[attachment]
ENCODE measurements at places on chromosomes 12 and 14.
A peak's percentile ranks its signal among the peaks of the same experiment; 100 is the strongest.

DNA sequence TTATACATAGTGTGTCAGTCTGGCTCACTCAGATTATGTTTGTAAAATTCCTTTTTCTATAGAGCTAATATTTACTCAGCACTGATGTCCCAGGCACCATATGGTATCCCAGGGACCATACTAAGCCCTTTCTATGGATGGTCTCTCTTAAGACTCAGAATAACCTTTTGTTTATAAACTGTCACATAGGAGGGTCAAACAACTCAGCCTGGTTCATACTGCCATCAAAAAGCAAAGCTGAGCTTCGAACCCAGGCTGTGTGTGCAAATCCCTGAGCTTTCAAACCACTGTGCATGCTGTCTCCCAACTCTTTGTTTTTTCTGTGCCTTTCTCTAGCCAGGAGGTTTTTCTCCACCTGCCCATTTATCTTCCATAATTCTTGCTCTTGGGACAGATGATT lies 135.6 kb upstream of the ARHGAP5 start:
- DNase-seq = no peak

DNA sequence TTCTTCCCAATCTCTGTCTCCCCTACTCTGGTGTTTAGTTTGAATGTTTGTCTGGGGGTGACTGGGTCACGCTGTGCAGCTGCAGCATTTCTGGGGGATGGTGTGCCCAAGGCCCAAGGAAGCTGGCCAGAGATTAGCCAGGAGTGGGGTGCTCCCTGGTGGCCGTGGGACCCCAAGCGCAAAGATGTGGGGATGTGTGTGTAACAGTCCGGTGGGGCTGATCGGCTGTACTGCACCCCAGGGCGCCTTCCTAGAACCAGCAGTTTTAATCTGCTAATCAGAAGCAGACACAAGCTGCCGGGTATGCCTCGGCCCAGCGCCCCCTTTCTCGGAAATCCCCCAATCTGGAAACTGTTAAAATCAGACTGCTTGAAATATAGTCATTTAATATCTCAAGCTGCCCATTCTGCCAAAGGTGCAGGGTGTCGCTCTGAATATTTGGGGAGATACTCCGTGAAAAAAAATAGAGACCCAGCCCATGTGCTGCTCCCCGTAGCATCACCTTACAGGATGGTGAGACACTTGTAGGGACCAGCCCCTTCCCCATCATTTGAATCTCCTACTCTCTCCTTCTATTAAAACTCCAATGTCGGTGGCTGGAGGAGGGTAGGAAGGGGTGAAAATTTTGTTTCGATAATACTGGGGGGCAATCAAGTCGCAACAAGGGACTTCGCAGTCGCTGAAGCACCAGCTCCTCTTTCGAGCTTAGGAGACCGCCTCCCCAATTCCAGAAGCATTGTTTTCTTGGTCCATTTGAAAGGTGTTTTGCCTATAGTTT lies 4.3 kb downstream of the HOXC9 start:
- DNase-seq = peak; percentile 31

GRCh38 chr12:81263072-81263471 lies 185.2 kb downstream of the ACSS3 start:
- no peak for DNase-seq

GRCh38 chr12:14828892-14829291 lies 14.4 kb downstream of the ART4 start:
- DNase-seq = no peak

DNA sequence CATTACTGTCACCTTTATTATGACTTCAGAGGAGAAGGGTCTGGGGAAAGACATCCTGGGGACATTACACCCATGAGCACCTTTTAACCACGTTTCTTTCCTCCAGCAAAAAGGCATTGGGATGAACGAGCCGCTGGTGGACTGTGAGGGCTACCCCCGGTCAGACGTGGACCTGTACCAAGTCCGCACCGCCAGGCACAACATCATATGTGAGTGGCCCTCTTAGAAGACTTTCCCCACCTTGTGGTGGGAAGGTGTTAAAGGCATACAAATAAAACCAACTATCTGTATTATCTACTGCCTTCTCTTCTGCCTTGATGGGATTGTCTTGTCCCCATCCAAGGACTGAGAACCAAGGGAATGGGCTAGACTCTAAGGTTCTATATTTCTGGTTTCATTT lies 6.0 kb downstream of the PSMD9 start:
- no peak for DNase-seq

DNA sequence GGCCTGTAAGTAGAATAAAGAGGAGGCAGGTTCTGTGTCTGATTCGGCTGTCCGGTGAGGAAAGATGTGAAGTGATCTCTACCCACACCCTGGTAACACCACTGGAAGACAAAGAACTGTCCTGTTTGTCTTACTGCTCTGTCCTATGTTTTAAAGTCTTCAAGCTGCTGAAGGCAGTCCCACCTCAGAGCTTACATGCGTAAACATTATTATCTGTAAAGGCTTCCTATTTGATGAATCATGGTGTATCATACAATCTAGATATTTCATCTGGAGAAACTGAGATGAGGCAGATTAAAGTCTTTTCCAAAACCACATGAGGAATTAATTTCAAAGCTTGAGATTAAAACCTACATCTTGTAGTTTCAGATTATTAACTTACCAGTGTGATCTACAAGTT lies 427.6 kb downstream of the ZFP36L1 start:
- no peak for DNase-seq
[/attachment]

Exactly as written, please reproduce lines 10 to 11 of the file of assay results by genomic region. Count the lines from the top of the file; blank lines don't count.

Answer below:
- DNase-seq = no peak

DNA sequence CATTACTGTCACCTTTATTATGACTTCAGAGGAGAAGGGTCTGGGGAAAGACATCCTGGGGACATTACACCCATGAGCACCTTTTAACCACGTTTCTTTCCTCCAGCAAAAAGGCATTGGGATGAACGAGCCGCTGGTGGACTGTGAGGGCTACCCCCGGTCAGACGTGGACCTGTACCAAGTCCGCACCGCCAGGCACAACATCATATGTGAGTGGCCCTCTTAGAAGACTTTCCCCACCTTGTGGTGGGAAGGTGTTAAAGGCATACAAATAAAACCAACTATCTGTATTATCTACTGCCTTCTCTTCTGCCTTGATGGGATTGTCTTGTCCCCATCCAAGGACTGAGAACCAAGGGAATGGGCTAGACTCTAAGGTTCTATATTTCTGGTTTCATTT lies 6.0 kb downstream of the PSMD9 start: